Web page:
The Journal of Peer Production - New perspectives on the implications of peer production for social change New perspectives on the implications of peer production for social change
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JoPP Signal:
9.5/10
Title: Stuff Matters In Participation: Infrastructuring a co-sewing safé
Author/s: Anja-Lisa Hirscher and Ramia Mazé
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Abstract:

This paper explores how acts of use and participation can be better understood and articulated in relation to the socio-material and spatial conditions of “infrastructuring”. Infrastructuring is framed here as an object of design research and of design research, comprising the social activities and skills as well as the material tools and “stuff” that are integral to alternative spaces of production such as Fab Labs and makerspaces. We bring together theories from three different areas of research (peer production, Participatory Design and social practice theory), building a conceptual framework that is used to analyze extensive empirical material gathered while initiating, running and researching a ‘co-sewing café’ over 18 months with hundreds of diverse participants. Tracing our understanding of use and participation through literature and case analysis, we use illustrative figures and tables to articulate different types and dimensions of use in relation to one another and in relation to the empirical analysis that is detailed and recounted in various ways. The paper concludes by elaborating how types of use in reference to types of stuff provide insight on participant skills, learning and engagement that can result in change of roles over time.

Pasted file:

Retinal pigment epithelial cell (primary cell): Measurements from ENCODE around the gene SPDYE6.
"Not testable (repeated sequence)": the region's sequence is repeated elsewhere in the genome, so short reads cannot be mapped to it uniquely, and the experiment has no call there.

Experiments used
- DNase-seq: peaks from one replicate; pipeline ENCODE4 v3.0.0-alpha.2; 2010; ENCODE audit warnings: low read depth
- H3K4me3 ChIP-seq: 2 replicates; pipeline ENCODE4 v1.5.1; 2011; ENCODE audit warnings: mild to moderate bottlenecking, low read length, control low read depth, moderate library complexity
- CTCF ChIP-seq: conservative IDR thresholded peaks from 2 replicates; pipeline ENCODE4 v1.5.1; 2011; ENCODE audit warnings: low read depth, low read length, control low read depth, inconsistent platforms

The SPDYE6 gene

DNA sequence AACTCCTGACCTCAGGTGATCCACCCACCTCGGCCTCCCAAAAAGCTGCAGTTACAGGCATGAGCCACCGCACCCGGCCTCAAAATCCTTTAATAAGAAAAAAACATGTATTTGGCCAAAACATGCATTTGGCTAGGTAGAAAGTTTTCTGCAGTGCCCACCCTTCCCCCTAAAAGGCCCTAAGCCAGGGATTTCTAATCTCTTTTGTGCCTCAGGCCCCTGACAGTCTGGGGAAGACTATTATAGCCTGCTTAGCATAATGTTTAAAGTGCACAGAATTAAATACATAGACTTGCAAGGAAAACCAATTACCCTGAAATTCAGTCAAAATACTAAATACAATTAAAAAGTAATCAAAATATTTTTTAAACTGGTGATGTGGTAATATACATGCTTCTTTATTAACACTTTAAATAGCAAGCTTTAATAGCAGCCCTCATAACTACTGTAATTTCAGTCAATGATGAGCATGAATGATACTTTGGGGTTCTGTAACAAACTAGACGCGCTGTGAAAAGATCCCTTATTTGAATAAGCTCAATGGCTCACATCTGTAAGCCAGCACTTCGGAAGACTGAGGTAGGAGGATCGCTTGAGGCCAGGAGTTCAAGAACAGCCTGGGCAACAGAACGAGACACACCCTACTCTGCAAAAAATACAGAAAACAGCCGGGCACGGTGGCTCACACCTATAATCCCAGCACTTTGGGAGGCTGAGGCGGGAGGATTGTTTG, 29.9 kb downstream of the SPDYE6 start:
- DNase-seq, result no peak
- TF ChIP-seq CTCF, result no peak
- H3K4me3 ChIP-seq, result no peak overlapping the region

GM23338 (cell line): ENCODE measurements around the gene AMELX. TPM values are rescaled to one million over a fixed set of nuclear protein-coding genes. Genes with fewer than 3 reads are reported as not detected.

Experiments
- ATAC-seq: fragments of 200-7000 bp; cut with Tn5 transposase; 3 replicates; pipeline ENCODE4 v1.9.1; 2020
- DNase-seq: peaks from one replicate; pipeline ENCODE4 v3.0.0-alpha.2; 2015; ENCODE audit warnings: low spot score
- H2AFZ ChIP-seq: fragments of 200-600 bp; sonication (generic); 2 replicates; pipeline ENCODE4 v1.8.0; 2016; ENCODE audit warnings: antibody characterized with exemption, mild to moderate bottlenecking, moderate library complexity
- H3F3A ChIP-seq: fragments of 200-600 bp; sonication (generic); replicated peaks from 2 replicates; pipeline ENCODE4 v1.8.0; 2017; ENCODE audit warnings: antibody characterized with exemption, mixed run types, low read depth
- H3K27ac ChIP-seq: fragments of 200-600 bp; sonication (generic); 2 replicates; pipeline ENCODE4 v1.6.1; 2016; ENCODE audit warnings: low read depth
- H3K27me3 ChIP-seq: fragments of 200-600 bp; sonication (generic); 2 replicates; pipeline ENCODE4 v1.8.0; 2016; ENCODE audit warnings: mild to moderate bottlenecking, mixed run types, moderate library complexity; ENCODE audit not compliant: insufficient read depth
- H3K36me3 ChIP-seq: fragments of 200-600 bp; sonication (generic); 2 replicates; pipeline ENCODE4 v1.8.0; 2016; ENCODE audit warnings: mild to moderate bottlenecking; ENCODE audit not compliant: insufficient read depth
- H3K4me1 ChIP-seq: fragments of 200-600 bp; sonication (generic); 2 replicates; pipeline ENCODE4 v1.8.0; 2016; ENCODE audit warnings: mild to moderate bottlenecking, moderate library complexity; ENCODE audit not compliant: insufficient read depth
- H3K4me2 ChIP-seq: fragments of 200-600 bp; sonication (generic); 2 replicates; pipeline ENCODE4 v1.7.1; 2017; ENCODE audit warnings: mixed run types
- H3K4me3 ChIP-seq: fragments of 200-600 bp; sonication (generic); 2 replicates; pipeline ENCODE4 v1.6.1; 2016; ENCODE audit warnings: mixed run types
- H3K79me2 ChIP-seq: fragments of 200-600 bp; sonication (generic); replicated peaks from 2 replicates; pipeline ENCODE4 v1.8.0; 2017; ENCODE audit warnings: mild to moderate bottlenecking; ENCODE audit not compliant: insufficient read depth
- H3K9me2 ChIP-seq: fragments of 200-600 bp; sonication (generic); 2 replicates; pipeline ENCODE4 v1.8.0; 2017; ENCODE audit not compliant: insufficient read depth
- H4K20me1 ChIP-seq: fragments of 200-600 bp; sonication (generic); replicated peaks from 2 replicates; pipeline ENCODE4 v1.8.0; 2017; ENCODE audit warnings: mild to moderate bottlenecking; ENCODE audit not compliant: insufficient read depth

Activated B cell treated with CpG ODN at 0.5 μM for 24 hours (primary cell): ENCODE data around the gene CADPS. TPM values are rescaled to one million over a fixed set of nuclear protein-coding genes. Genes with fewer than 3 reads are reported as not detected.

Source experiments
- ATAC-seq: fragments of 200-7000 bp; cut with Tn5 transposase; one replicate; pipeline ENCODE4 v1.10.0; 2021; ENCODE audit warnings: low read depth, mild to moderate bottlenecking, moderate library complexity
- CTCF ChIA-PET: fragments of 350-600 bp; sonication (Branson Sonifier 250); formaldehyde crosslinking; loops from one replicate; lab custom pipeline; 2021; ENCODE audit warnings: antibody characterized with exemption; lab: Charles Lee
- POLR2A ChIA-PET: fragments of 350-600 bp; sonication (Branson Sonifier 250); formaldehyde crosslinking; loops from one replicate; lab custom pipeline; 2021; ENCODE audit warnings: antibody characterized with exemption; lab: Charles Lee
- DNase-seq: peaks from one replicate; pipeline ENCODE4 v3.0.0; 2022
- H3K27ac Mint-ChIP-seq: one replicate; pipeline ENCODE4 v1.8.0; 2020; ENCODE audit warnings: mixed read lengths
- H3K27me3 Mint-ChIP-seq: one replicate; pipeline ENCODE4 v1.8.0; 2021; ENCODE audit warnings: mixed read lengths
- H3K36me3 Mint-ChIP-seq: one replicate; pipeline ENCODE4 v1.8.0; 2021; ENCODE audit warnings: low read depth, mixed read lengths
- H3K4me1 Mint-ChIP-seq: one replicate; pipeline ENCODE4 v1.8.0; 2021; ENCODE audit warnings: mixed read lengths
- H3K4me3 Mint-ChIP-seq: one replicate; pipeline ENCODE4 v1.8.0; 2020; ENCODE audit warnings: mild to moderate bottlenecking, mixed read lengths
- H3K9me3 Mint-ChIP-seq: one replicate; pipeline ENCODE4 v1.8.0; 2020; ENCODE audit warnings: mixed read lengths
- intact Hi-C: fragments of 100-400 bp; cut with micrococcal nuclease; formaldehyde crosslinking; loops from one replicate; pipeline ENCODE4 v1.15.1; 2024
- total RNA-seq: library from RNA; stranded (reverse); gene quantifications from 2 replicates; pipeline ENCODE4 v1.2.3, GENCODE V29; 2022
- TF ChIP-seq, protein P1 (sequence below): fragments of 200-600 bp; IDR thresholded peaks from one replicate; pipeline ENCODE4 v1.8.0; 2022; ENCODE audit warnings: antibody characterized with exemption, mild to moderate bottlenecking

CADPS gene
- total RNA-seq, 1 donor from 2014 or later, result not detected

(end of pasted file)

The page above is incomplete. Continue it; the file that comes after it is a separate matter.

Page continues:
Keywords:
Infrastructuring, makerspaces, peer production, design, participatory design, user, use

JoPP Signal:
8.5/10
Title: Open Source Beyond Software: Re-invent Open Design on the Common's Ground
Author/s: Kosmas Gavras
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Abstract:
The definition of open source hardware (OSH) is focused on electronic or mechanical hardware but less is known about the OSH subset that is neither electronic nor mechanical. In general, the OSH theoretical framework is summarised as the imposition of open source software’s (OSS) licensing scheme on conventional design workflow, omitting the fact that the license is not the only difference between open source and proprietary code. Also, the OSH definitions overlook the broader context related to hardware’s material nature as illustrated by the socio-technological implications of digital fabrication. Based on a hybrid quantitative-qualitative analysis of three case studies from the less examined OSH’s subset, we manage to: i) demonstrate the limited applicability of current OSH definition and describe the points that lack specificity, ii) propose an optimized and detailed definition based on the pre-existing framework, and iii) reveal structural inconsistencies of OSH theory and highlight emergent practices that may constitute a hopeful future answer. As more and more researchers realize the catalytic potential of the open source methodology, but at the same time refer to the non-automatic process to turn open source everything, it will be indispensable to design a thoughtful and motivational OSH theory.